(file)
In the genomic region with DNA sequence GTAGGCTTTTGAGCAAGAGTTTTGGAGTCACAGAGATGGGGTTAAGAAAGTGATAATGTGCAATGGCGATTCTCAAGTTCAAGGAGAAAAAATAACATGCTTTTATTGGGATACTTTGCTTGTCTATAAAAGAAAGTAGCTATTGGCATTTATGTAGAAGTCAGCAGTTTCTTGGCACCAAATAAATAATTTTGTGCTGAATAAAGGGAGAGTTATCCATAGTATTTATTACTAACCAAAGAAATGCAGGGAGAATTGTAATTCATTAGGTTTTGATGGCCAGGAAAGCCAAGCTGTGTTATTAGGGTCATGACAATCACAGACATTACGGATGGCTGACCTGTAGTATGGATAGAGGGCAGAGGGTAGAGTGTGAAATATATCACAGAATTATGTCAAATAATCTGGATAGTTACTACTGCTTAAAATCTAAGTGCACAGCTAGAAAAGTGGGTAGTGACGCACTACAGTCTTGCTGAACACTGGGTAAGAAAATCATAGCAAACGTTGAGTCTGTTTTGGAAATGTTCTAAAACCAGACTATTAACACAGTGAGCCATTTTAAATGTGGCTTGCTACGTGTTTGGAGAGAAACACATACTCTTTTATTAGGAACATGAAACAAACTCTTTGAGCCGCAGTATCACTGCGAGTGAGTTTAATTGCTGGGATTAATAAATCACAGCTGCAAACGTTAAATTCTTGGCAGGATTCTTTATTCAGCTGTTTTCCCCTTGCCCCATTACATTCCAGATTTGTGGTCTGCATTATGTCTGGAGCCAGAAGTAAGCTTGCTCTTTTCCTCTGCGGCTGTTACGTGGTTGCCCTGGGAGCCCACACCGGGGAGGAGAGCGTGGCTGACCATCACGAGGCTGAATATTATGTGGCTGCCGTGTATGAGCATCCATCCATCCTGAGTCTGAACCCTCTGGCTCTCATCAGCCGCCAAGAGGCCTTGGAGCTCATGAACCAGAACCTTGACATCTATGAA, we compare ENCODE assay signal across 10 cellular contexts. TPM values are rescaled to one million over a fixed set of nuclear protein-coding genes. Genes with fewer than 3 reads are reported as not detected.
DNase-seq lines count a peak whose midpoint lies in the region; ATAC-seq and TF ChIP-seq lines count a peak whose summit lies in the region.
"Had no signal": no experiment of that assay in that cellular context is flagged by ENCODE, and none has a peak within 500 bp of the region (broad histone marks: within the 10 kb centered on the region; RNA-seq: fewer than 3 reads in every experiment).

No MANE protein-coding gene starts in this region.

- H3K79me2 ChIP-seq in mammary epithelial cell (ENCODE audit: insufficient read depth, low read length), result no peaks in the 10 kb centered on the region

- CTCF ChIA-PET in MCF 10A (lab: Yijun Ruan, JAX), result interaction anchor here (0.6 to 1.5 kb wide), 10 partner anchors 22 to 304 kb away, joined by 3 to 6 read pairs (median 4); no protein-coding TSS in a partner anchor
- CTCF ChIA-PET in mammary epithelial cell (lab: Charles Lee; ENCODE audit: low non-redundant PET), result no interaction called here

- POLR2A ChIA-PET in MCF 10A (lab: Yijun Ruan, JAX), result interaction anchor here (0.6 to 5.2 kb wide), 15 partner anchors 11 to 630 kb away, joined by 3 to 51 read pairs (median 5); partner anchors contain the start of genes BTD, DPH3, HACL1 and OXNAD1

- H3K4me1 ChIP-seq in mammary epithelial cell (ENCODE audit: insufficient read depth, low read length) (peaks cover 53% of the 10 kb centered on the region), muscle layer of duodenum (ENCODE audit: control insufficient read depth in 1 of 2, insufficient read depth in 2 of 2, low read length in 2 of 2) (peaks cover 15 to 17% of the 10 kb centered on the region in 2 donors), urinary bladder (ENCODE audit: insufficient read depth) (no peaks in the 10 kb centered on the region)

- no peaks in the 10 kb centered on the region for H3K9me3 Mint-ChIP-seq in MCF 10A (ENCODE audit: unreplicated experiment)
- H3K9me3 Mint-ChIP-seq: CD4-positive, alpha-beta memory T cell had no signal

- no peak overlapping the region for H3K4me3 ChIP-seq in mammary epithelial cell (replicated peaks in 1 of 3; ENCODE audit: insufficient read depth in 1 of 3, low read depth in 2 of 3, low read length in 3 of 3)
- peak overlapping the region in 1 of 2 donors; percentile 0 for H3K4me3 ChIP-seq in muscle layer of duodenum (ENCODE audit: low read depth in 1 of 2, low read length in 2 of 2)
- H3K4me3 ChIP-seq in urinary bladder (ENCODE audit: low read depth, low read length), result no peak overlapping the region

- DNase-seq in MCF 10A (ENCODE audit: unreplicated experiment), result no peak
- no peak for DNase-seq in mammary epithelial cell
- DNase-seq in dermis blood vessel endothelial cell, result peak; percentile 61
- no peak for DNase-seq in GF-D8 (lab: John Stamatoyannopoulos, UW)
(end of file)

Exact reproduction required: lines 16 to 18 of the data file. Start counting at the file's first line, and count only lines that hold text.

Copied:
- no peak for DNase-seq in mammary epithelial cell
- DNase-seq in dermis blood vessel endothelial cell, result peak; percentile 61
- no peak for DNase-seq in GF-D8 (lab: John Stamatoyannopoulos, UW)